Edit: Being in the healthcare industry, rarely does someone get denied for something they actually need.
So your parents are the norm for all seniors? Talk about fantasy.
 

Hayabusa Rider

Admin Emeritus & Elite Member
Jan 26, 2000
50,874
4,203
126
The average Senior couldn't afford Private coverage and if the GOP repeals the affordable Healthcare Act, A majority of Seniors would be denied due to pre-existing conditions.
Yes they would. Perhaps a more targeted and thought out process would offer the solution. I do think you underestimate the lifetime contribution of people after compound interest is taken into account though.

Here's a thought on the general subject. Instead of punishing people by forcing them to by something they may or may not be able to afford perhaps we ought to include health care premiums as part of medical deductions. The catch is that if you don't buy the plan you don't get the break no more than you would a deduction for owning a home if you don't have one. Remarkably absent in this discussion is that there are already mechanisms in place for tax breaks for energy savings and other beneficial things. We don't tax people for not having better insulation or solar, we reward them. We could do much the same.
 

Ausm

Lifer
Oct 9, 1999
25,215
13
81
Umm yeah that happens rarely as well. My parents have good supplemental and have an unbelievable amount of pre-existing conditions and lots of visits to the pharmacy. They are in their 70's.

Keep rollin' with your fantasy though....

Edit: Being in the healthcare industry, rarely does someone get denied for something they actually need.
Crack kills...enjoy your fantasy. He's talking about ending Mediscare and seniors relying on private insurance only not a fucking supplement....
 

JohnnyGage

Senior member
Feb 18, 2008
703
0
71
Crack kills...enjoy your fantasy. He's talking about ending Mediscare and seniors relying on private insurance only not a fucking supplement....
Fine, and with that, seniors have been paying into medicare all their lives and most seniors are on it with a supplement. They don't even use private insurance because they don't work. It's rare to see a senior on 100% private insurance, though it happens.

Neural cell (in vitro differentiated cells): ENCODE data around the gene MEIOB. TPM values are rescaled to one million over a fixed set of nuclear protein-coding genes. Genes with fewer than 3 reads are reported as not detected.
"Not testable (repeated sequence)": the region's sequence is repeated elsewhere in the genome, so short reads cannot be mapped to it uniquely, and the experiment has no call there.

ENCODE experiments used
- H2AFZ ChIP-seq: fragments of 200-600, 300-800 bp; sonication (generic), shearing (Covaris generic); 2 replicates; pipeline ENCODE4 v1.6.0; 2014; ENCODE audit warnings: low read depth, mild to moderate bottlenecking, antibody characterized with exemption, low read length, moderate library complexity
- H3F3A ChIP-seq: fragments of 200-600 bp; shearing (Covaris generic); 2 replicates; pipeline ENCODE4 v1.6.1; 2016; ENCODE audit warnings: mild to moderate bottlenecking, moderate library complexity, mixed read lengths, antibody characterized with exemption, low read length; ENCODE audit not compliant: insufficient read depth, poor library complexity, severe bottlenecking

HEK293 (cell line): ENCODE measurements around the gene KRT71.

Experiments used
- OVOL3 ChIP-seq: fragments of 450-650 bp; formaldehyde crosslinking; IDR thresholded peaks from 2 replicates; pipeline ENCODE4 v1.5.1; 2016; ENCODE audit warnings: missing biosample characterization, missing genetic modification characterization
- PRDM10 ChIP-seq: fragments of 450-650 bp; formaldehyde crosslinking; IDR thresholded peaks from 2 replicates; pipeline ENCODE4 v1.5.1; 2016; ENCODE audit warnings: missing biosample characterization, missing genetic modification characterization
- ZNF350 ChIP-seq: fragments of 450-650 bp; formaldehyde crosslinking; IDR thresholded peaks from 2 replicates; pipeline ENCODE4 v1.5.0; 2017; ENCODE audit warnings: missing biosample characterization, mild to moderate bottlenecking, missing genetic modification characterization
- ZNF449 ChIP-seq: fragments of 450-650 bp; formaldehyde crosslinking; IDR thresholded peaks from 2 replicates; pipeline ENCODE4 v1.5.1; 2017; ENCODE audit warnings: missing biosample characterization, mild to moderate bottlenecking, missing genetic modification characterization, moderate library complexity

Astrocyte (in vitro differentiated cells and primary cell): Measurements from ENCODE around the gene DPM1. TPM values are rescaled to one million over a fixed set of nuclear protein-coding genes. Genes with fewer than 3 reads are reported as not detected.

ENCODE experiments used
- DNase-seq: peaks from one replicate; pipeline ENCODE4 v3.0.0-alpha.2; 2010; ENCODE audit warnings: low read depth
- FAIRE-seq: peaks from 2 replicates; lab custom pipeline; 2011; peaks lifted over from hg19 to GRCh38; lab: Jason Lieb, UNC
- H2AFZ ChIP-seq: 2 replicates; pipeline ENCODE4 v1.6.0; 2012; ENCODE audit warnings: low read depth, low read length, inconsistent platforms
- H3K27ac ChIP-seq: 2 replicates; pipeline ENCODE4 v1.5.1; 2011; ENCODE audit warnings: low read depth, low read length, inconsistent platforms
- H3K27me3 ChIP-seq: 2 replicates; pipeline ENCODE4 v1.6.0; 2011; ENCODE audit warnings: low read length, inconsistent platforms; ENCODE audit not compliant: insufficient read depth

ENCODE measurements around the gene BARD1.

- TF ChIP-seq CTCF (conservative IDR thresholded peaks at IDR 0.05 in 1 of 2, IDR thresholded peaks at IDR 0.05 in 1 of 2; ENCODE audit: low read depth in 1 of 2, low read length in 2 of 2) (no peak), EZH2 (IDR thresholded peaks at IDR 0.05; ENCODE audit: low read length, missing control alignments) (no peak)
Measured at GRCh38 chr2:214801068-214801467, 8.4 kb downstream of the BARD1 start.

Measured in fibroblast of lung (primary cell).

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soundforbjt

Lifer
Feb 15, 2002
15,872
3,449
136
Fine, and with that, seniors have been paying into medicare all their lives and most seniors are on it with a supplement. They don't even use private insurance because they don't work. It's rare to see a senior on 100% private insurance, though it happens rarely.
They're called the 1%. :)
 

piasabird

Lifer
Feb 6, 2002
17,183
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So how do you decide if a given knee or hip replacement is necessary? It is quite possible if you are a specialist and surgery is paying the bills, that you might push that option because you want the government money. Without knowing each and every case it is hard to say. A lot depends on the level of pain and the quality of life. However, if people are living longer and longer they will wear out these kind of joints. I saw people in the military with lots of bad knees.

One big problem is that in the USA a lot of people have problems with brittle bones because they are told not to drink milk or eat cheese to lose weight. So more people have brittle bones. However, if you take a Vitamin D3 supplement, that can really help a lot to keep your bones healthier.
 

Ausm

Lifer
Oct 9, 1999
25,215
13
81
Fine, and with that, seniors have been paying into medicare all their lives and most seniors are on it with a supplement. They don't even use private insurance because they don't work. It's rare to see a senior on 100% private insurance, though it happens.
I think we are on the same page.
 

rudder

Lifer
Nov 9, 2000
19,431
82
91
Hmm my Doctor seems to be doing great but he works in a healthcare system that cover the whole Midwest.

This can only be one of two things:

a) Your doctor only a very small percentage of medicare patients he sees and limits the number of new medicare patients
b) or you just like making bullshit statements for the sake of making them.